Document Type : Original Article
National Nutrition and Food Technology Research Institute (WHO Collaborating Center), Faculty of Nutrition Sciences and Food Technology, Shahid Beheshti University of Medical Sciences, Tehran, Iran
Background: Obesity is a multifactorial chronic disease that develops from multiple interactions between genetic, physiologic, metabolic, socio-economic, and lifestyle factors. This study investigated the associations between dietary patterns defined a posteriori or a priori and obesity indices in a sample of Iranian women.
Methods: Two hundred and sixty-seven women aged 30-50 years participated in this cross-sectional study. Obesity indices including body mass index (BMI) and waist circumference (WC) were measured according to standard procedures. Dietary intakes were evaluated with a valid and reproducible 168-item food frequency questionnaire. Dietary patterns were defined a posteriori or a priori by performing factor analysis and by assessing participant's adherence to the dietary approaches to stop hypertension (DASH) diet, respectively.
Results: After controlling for potential confounders in the analysis of covariance models, multivariable adjusted means of the BMI and WC of subjects in the highest quintile of the DASH pattern score defined a priori were significantly lower than those in the lowest quintile (for BMI: mean difference -2.9 kg/m2, p=0.003; and for WC: mean difference -5.4 cm, p=0.009). Similar results were observed in case of the healthy pattern score defined a posteriori (for BMI: mean difference -3.7 kg/m2, p <0.001; and for WC: mean difference -6.5 cm, p=0.002). By contrast, multivariable adjusted means of the BMI and WC of subjects in the highest quintile of the unhealthy pattern score defined a posteriori, were significantly higher than those in the lowest quintile (for BMI: mean difference 3.9 kg/m2, p=0.001; and for WC: mean difference 8.2 cm, p=0.001).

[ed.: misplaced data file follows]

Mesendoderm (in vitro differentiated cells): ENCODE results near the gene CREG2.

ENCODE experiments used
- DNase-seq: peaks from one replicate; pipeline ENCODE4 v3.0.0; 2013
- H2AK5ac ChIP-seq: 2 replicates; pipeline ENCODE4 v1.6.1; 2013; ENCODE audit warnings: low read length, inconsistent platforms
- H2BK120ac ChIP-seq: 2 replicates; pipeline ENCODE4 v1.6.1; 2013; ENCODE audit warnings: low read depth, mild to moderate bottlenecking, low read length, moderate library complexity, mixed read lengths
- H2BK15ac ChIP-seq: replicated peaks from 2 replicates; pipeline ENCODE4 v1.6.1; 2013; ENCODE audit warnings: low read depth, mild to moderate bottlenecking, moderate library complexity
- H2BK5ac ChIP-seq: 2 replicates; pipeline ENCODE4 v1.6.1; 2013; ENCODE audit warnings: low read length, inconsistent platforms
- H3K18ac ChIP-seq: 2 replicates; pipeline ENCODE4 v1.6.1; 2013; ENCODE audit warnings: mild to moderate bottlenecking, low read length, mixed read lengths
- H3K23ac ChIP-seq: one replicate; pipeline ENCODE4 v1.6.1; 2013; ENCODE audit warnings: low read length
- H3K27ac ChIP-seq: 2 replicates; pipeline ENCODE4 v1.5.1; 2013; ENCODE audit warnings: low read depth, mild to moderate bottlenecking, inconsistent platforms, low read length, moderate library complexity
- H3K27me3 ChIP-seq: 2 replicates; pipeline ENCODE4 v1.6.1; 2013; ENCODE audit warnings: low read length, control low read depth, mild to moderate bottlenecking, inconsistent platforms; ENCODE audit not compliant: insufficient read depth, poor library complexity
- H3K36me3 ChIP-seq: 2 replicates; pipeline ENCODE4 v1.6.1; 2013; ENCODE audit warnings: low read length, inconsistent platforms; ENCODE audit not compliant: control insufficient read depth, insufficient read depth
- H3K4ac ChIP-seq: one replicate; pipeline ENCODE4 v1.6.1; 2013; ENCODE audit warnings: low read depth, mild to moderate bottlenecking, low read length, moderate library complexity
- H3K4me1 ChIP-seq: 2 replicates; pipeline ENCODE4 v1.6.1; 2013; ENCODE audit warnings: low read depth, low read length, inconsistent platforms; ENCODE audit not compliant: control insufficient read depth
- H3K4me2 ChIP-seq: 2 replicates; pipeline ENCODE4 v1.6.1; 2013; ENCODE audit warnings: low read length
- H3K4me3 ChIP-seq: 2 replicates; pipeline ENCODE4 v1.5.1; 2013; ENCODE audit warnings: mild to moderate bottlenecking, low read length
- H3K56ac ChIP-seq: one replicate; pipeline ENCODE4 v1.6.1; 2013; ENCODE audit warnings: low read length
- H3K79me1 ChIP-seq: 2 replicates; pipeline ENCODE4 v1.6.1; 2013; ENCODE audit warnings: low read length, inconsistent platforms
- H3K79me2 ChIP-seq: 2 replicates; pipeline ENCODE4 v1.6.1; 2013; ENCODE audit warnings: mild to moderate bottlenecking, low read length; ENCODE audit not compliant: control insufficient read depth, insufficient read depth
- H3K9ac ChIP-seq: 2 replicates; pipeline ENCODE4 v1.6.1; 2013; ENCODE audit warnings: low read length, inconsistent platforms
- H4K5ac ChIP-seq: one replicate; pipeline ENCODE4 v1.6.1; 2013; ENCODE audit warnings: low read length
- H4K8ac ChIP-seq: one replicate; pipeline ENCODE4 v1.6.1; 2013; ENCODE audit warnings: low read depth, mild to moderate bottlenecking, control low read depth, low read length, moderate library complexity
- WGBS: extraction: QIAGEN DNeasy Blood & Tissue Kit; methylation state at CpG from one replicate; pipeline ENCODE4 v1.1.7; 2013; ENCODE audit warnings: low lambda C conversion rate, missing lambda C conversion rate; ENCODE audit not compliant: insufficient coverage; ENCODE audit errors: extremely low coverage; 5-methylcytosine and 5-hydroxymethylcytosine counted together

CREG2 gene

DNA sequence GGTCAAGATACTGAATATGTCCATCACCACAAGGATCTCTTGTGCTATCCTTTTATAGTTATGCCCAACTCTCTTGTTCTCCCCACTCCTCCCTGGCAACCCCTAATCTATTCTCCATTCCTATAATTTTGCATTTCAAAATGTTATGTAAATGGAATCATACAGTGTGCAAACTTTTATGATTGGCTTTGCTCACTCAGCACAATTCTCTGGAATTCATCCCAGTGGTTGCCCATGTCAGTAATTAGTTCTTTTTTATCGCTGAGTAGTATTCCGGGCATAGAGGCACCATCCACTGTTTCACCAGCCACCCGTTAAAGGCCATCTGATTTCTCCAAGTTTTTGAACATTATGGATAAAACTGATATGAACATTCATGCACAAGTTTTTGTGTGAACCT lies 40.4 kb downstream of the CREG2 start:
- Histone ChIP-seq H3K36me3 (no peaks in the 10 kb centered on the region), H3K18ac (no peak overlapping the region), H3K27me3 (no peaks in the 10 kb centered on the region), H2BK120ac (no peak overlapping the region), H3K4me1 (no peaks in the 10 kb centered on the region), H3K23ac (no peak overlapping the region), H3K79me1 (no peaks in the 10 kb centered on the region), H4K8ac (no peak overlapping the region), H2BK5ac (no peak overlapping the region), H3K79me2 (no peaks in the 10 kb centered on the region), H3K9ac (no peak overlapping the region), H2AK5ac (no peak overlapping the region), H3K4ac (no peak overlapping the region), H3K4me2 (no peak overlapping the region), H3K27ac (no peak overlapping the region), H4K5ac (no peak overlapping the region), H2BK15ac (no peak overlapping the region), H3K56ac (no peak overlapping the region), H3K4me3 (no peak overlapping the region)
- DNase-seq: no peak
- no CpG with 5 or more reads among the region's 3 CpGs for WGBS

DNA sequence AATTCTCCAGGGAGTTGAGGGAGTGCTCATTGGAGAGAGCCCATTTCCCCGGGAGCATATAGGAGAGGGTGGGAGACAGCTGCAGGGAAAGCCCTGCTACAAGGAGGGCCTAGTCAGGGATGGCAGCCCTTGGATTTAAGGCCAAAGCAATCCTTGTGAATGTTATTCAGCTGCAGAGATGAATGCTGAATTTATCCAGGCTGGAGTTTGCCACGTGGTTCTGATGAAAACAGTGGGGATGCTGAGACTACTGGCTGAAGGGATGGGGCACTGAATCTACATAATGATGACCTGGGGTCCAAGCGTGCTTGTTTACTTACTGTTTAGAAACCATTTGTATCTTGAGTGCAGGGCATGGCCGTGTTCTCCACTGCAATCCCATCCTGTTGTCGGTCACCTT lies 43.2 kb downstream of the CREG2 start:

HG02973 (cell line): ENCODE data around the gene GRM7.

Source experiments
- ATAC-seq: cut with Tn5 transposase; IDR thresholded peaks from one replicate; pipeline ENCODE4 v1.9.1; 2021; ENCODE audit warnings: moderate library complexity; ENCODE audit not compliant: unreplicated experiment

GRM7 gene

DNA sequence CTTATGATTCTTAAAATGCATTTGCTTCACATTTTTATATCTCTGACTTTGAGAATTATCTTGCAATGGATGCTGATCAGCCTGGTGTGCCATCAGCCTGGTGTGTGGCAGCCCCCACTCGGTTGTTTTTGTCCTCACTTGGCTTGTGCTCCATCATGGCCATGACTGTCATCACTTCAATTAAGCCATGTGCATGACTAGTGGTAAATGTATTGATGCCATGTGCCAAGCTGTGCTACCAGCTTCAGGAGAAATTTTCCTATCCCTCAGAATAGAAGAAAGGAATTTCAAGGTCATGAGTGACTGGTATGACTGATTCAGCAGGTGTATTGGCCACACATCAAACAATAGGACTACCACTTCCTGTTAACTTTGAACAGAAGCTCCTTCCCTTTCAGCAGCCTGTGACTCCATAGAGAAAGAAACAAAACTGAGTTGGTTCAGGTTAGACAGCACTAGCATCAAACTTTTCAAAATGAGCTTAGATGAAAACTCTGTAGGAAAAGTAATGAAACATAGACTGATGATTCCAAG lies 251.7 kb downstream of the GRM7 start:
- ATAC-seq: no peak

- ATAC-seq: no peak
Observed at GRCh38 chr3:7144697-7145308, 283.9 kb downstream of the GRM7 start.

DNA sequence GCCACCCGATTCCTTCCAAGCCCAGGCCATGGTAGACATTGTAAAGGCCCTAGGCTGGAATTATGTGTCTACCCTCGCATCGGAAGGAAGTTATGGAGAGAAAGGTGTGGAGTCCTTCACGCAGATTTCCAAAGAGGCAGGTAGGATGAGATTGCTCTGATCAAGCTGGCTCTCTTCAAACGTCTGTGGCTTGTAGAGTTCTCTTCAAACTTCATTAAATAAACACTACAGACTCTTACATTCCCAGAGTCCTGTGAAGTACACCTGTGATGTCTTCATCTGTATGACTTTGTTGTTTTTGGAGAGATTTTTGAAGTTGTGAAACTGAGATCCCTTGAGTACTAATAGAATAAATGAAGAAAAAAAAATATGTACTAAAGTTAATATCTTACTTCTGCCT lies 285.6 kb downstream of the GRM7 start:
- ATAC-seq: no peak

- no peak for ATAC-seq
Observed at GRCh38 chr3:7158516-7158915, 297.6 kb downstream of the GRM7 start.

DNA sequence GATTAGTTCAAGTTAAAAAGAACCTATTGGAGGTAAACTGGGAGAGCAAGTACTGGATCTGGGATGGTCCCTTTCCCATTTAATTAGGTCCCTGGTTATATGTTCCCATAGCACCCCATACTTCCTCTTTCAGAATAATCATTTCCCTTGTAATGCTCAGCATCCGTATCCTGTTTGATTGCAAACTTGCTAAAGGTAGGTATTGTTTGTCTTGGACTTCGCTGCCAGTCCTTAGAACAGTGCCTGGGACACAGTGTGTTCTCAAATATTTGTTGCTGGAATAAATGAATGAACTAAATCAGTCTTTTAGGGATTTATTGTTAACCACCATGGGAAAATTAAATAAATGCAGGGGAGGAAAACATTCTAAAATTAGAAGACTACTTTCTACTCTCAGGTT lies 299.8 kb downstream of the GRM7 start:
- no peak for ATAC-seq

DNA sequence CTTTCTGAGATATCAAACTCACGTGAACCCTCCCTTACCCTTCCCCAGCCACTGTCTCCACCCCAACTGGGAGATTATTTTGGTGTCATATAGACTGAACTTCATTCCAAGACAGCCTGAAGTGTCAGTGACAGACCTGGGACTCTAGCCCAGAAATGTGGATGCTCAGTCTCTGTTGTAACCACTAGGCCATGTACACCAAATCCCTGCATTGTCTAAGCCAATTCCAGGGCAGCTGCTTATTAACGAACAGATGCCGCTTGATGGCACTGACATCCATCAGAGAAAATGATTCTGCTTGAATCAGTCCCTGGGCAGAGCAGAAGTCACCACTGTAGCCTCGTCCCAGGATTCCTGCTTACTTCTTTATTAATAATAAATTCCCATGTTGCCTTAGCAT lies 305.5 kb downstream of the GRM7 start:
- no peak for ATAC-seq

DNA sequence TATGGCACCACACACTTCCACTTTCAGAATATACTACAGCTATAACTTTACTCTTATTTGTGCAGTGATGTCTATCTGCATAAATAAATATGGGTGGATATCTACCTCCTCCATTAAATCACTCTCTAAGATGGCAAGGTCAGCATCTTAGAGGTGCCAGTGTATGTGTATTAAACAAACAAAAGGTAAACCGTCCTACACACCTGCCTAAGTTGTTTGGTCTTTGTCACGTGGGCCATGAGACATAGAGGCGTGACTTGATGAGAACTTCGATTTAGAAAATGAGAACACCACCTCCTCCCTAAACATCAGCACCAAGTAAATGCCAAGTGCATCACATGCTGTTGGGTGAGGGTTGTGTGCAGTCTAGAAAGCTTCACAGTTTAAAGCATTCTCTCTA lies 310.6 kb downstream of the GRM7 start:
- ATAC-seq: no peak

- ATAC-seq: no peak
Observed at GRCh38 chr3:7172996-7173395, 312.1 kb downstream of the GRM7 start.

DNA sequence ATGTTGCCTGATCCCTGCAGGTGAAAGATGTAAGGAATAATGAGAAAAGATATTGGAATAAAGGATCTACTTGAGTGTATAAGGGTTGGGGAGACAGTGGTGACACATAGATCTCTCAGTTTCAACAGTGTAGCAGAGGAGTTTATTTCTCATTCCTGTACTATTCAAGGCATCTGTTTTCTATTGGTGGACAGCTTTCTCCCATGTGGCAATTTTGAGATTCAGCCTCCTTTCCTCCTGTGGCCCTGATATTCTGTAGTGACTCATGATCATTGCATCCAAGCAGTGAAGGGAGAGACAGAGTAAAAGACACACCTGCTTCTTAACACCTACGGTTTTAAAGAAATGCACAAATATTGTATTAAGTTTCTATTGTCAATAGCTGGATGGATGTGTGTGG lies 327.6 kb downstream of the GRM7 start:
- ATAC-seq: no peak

Conclusion: These findings indicated significant associations between dietary patterns defined a posteriori or a priori and obesity indices in Iranian women.